The exhibition brings together innovative art forms and connects different generations of artists. In spite of the different medium used, Amar and Pascali are linked through the alternative suggestion of the employ of everyday materials produced by industrial processes.
Born in 1962, Marie Amar is a French artist based in Paris. She is largely influenced by land art, Arte Povera, minimalism and Richard Avedon. She already has had solo exhibitions in Paris, Moscow and Cologne, but this is her first time in London. On display her latest series of ten unique photographs, entitled “La Poussiére” (nt. “The dust”), an internal point of view of our technological cleaning systems. Amar collects thin layers of lint from washing machines or tumble dryer, which are a combination of bits of dust, dirt, human hair, fibres of cotton, wool and synthetic materials. She assembles them giving a rectangular form, producing a sort of dust sculptures. She then takes pictures of these vibrantly coloured substances and creates large scale prints. The resulting images on first impact might be taken for an abstract work; these are the dross of our society, what we need anymore, what we throw away after use to achieve our lifestyle targeting an ideal perfection. Examine the waste allows us to understand the hidden processes of our lifes.
Using atypical items is also the basic of ‘Arte Povera’ by Italian artist Pino Pascali (1967). He used to work with brightly coloured acrylic brushes, using a diverse range of unusual industrial products such as water pipes, bitumen, various dusts, leather and camping equipment in the construction of his sculptures. Born in Bari, Italy, in 1936, Pascali impressive career culminated in a solo exhibition at the Venice Biennial (1968), shortly before a tragic motorcycle accident killed him at the young age of thirty-two. Bracolini Grimaldi gallery displays the Pascali series “Bachi da Setola” (literally translated as “bristle worms”, but with a play on the Italian word for silk, “seta”) represented the artist’s interest in using objects and materials available due to an industrial boom in Italy in the 1960s. The installation plays on converting everyday materials into art, enquiring on the differences between the high culture and the popular one, as well as between the natural and the man made.
Curated by Paul Wombell, the exhibition marks the curatorial direction of Bracolini Grimaldi. Wombell is an independent curator and writer on photography. He has worked as the director of Impressions Gallery, York, and of The Photographers Gallery, London and also festival director of the Hereford Photography Festival. He writes extensively on the subject of photography and has curated exhibitions for the annual Madrid photographic festival ‘Photoespana’ as well as ‘FotoGrafia Festival Internazionale di Roma’. His most recent work has been for the exhibition ‘Calves and Thighs: Juergen Teller’.
This is the third gallery for Brancolini Grimaldi; they already run one in Rome and another in Florence. Their London gallery is an impressive space on Albemarle Street in the heart of Mayfair. With ten years of experience and their fresh ideas on photography, Italian dealers Isabella Brancolini and Camilla Grimaldi bring a major enhancement to the London art scene.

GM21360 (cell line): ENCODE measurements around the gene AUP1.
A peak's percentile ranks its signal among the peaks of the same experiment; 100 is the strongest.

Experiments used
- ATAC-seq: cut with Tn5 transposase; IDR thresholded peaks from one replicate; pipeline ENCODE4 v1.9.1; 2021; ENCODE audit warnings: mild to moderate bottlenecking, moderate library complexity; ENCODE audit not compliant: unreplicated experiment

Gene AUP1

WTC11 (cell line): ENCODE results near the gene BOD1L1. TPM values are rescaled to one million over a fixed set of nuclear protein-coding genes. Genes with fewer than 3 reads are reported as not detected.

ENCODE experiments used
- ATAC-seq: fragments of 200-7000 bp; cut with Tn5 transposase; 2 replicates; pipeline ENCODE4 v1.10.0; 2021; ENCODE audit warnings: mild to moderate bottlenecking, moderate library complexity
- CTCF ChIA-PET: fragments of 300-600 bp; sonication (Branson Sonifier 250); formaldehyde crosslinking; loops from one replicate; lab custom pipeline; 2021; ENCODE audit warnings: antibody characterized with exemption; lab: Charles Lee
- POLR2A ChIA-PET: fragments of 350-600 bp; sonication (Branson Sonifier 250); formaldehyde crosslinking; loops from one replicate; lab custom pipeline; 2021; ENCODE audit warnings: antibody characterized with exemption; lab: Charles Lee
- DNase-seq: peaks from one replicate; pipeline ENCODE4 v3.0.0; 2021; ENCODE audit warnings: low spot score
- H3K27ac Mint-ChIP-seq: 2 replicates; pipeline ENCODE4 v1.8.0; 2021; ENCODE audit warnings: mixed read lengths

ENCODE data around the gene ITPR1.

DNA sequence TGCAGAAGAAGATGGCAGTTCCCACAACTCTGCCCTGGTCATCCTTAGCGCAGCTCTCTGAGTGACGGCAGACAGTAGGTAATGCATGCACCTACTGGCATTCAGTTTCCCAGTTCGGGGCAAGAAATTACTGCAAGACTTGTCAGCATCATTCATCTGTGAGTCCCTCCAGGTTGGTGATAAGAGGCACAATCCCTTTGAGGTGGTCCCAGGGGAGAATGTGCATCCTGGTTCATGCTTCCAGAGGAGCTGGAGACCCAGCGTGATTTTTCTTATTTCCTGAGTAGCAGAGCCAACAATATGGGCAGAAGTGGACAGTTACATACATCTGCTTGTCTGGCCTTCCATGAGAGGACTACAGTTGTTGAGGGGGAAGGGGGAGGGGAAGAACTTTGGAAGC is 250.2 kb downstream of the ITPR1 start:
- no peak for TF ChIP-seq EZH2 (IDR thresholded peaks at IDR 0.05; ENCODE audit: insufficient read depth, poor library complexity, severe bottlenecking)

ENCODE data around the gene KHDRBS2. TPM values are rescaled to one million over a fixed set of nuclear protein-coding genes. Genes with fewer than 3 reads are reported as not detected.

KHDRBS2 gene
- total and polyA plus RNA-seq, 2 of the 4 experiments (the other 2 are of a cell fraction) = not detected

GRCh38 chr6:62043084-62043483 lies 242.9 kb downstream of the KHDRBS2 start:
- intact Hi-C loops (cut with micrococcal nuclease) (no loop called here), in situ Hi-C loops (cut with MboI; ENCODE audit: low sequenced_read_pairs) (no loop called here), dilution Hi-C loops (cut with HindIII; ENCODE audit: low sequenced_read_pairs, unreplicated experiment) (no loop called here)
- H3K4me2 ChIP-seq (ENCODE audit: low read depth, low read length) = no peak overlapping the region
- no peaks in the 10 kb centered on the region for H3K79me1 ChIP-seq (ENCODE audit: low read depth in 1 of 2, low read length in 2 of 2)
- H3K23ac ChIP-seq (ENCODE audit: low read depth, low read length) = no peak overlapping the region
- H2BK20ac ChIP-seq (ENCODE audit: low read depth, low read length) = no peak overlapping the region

Camilla Grimaldi holds a degree in Conservation of Cultural Heritage and a Masters in Modern and Contemporary Art Studies at Christie’s through Cambridge University. She worked at Christie’s (New York), at White Cube Gallery (London) and at Claudia Gian Ferrari Gallery (Milan).
Isabella Brancolini is an art dealer, a curator and art consultant. She holds a degree in History of Ancient and Modern Art and she also has undertaken studies on paintings and antiques at the Spinelli Institute for Art and Restoration. In 1997, Brancolini opened Art Personae gallery. She was one of the first to open a contemporary art gallery in Florence in 2002, showing a mixed program of photography, painting, installation and video art.
When Camilla Grimaldi came on board in 2005, the gallery became known as Brancolini Grimaldi Arte Contemporanea. They actively encourage artists to realise new and experimental projects, fostering various successful collaborations with organisations such as the Sundance Film Festival, the Vatican Museums and Steidl publishing. Their artist have already entered the prestigious collections of the most important international museums.
“Marie Amar & Pino Pascali”, until the 21st May 2011, at Bracolini Grimaldi, 43-44 Albemarle Street, W1S 4JJ.
Published for: www.italoeuropeo.com
The exhibition on the art of the Aestheticism in London.
Saturday, 9th April 2011 – David Franchi
The V&A exhibition is the most wide-ranging ever organised on the Aesthetic Movement in Britain. Amazingly nothing was made before, being the Aesthetic Movement a real British epitome, incarnating the quintessence of the country. It traces the Aestheticism development from the romantic bohemianism of a small avant-garde circle in the 1860s to a cultural phenomenon, finishing with the final Decadent phase at the end of the 19th century.
“The Cult of Beauty: The Aesthetic Movement 1860-1900” assembles over 250 objects and for the first time many of the greatest masterpieces in painting together with sculpture, design, furniture and architecture as well as fashion and literature.